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Walla Walla, WA
Friday, December 8, 2023

God’s Role in Mental Health

November, 2023
Ana Segawa

The Intersection Between Spirituality and Mental Health

Ana Segawa

Jody Washburn and Pastor Andreas Beccai discussed the relationship between spirituality and mental health, and how understanding that the two are not opposites allows people to find balance without giving up on a deep spiritual life or mental wellbeing.  

Misconceptions and oversimplifications in conversations about spirituality and mental health and how they correlate can cause people to not look for professional help, even when there is a need. The comparison between quantity or quality of one’s spiritual life and mental wellbeing can cause a lot of confusion and pain when someone is facing mental issues. 

In her interview, Jody Washburn, a Walla Walla University professor who teaches religion and sociology classes, shared how at one point of her life, she struggled with depression. During that same period of time, she put her heart and soul into having a better spiritual life. However, the weight of depression still made it hard for her to do simple things like smiling for pictures even in celebration contexts. Because of this experience, Washburn finds problematic any assertion that all someone struggling with depression needs to do is pray and read their Bible more. [1] 

Andreas Beccai, WWU church head pastor, mentioned three different approaches he has come across: those who believe if one has enough faith they don’t need to think about mental health issues, going as far as considering going to therapy a sin; those who consider mental health strictly therapeutically treated and that God should be left out of the picture; and those who believe in medical treatment which is necessary and helpful when there are chemical imbalances. [2] 

Washburn reflected on how much her study of the Hebrew Bible has shaped the way she views the matter. While some people have their focus in sorting and separating things in opposites, as good or bad for example, she said, “When I think of creation theology as I see in the biblical text, I see God as the source and sustainer of this whole big interconnected system we live in and so I find it less useful to focus on separating.” [3]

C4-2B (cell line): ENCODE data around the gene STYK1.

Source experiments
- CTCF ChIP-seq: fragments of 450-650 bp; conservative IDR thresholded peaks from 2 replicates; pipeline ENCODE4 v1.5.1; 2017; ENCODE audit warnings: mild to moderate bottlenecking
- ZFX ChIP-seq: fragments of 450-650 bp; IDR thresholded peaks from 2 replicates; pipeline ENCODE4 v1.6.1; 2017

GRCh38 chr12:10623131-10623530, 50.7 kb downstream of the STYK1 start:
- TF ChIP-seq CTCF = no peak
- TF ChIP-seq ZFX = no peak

Therefore, she doesn’t see an opposition between looking for help in prayer and looking for help from a professional, they are complementary. The same God who helps through prayer is the one behind the wisdom and knowledge of psychiatry and psychotherapy, and both are resources that can be used in the process of healing. 

What Pastor Beccai concluded is that therapy and prayer should be partnered together. He mentioned that when people come with mental health issues searching for help, as a pastor he listens, gives them some Bible text that can help them with what they’re dealing with, prays for them, but also refers them to therapists or other resources that are available. [4] 

Pastor Beccai added, “Rather than saying, ‘if I have a mental health issue that means I can’t come to Jesus, because I’m a terrible person, because I don’t have faith enough,’” he said we should look for help in therapy but that also, he said,  “We can look at those challenges as a doorway, and not a dead end, to deepen our relationship with Christ.” [5]  

The way to balance spiritual life and professional help when dealing with mental issues is to acknowledge there are several resources such as counseling, bible study, therapy, and prayer, that can work together towards one’s healing fully, mentally, and spiritually. 



  1. Interview with Jody Washburn, 11/09/2023. 
  2. Interview with Andreas Beccai, 11/10/2023. 
  3. Interview with Jody Washburn, 11/09/2023. 
  4. Interview with Andreas Beccai, 11/10/2023. 
  5. Ibid. 



  1. How are you. Photo taken by Finn on Unsplash. 
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